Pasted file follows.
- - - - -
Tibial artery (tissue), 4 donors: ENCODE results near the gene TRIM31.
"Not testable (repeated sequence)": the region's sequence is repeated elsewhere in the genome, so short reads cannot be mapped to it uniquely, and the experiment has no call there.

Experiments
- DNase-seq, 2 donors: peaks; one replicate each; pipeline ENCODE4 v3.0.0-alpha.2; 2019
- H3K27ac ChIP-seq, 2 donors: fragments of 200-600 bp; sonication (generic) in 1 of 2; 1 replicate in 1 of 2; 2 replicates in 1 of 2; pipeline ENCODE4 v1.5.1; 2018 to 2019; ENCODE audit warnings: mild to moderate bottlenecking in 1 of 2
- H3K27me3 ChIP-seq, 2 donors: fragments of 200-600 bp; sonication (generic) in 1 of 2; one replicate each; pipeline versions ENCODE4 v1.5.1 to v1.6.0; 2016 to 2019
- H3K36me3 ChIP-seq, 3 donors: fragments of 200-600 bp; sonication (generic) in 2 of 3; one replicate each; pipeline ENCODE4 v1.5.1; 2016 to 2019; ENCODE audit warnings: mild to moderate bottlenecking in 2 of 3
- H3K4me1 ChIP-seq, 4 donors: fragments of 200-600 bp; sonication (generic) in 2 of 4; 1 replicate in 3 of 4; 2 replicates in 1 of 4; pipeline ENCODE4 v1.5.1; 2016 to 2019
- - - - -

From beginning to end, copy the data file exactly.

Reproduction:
Tibial artery (tissue), 4 donors: ENCODE results near the gene TRIM31.
"Not testable (repeated sequence)": the region's sequence is repeated elsewhere in the genome, so short reads cannot be mapped to it uniquely, and the experiment has no call there.

Experiments
- DNase-seq, 2 donors: peaks; one replicate each; pipeline ENCODE4 v3.0.0-alpha.2; 2019
- H3K27ac ChIP-seq, 2 donors: fragments of 200-600 bp; sonication (generic) in 1 of 2; 1 replicate in 1 of 2; 2 replicates in 1 of 2; pipeline ENCODE4 v1.5.1; 2018 to 2019; ENCODE audit warnings: mild to moderate bottlenecking in 1 of 2
- H3K27me3 ChIP-seq, 2 donors: fragments of 200-600 bp; sonication (generic) in 1 of 2; one replicate each; pipeline versions ENCODE4 v1.5.1 to v1.6.0; 2016 to 2019
- H3K36me3 ChIP-seq, 3 donors: fragments of 200-600 bp; sonication (generic) in 2 of 3; one replicate each; pipeline ENCODE4 v1.5.1; 2016 to 2019; ENCODE audit warnings: mild to moderate bottlenecking in 2 of 3
- H3K4me1 ChIP-seq, 4 donors: fragments of 200-600 bp; sonication (generic) in 2 of 4; 1 replicate in 3 of 4; 2 replicates in 1 of 4; pipeline ENCODE4 v1.5.1; 2016 to 2019